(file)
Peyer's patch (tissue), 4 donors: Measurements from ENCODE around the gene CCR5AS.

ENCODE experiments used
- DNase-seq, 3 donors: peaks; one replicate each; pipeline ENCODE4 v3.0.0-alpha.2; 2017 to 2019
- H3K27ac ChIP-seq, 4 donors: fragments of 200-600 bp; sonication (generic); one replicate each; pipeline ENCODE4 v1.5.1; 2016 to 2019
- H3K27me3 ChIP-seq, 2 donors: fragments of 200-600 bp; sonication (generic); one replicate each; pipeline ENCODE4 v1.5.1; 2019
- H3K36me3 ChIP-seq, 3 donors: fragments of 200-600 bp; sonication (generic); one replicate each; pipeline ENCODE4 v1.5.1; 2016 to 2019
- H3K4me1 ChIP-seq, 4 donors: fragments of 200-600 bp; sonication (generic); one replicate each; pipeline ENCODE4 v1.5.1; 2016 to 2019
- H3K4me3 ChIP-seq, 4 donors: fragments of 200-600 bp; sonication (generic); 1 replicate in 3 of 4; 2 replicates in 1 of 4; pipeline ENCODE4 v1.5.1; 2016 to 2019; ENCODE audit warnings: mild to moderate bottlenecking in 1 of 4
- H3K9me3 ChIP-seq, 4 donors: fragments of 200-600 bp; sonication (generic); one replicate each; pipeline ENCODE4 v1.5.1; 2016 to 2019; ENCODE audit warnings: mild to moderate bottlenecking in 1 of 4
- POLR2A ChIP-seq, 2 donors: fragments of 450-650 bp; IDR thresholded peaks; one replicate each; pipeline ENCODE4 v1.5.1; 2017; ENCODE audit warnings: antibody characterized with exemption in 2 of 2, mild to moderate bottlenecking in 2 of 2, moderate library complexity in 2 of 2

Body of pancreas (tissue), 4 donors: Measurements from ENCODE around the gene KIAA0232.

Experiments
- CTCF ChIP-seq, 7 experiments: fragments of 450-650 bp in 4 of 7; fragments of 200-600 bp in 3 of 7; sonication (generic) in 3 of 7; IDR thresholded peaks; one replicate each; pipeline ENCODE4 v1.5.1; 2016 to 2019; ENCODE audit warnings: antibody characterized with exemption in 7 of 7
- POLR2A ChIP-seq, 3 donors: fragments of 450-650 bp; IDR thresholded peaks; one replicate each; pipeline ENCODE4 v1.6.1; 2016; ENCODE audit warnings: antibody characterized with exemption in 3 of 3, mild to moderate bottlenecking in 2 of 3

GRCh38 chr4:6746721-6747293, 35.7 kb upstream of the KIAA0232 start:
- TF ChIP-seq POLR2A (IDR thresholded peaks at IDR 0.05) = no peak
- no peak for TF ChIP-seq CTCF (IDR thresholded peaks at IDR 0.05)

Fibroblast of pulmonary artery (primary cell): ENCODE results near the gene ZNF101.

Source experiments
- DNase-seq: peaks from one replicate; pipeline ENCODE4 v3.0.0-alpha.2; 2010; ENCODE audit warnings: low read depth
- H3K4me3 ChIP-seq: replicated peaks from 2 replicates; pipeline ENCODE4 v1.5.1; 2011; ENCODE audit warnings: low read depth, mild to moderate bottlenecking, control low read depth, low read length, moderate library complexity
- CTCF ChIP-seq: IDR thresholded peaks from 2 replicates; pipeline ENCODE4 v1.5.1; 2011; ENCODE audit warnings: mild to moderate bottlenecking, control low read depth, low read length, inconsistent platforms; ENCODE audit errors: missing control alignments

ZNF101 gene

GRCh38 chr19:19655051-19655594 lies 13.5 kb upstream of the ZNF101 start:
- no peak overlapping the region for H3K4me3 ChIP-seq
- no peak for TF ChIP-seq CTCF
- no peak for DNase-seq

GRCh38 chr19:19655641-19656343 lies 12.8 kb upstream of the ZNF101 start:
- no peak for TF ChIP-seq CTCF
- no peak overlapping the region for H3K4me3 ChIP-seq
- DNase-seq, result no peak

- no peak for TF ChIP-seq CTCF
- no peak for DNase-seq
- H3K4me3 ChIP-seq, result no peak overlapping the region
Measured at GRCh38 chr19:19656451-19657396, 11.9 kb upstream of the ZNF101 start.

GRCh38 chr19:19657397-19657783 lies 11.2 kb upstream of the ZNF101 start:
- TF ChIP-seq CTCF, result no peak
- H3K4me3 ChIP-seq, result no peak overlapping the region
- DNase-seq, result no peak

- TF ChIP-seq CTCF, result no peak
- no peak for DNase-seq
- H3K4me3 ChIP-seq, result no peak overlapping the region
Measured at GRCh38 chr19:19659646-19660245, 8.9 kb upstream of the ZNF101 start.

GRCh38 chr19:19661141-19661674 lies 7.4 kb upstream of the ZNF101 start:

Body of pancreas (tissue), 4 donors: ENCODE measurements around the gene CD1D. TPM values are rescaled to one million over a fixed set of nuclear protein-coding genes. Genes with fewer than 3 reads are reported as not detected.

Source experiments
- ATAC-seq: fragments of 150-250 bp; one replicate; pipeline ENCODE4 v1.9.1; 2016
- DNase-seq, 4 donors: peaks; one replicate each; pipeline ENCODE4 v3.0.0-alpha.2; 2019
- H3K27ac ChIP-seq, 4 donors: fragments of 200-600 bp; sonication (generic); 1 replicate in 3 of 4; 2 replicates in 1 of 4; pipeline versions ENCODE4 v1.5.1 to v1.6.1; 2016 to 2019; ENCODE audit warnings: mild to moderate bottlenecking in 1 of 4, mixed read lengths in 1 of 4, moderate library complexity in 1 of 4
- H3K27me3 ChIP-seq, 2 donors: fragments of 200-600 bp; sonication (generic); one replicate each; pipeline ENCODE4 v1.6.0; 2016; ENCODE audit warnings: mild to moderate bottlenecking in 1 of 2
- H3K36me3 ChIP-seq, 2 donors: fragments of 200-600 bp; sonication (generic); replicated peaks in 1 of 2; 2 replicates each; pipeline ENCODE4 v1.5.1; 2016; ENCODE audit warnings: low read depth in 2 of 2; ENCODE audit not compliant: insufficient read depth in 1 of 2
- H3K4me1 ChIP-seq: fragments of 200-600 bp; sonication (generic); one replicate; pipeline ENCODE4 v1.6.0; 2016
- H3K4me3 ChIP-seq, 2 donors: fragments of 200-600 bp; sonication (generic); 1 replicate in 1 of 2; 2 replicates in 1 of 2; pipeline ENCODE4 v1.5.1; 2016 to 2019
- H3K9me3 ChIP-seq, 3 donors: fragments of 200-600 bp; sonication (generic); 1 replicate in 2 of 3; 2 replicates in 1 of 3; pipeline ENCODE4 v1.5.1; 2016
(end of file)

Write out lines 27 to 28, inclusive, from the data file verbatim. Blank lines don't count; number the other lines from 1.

- no peak for DNase-seq

GRCh38 chr19:19655641-19656343 lies 12.8 kb upstream of the ZNF101 start: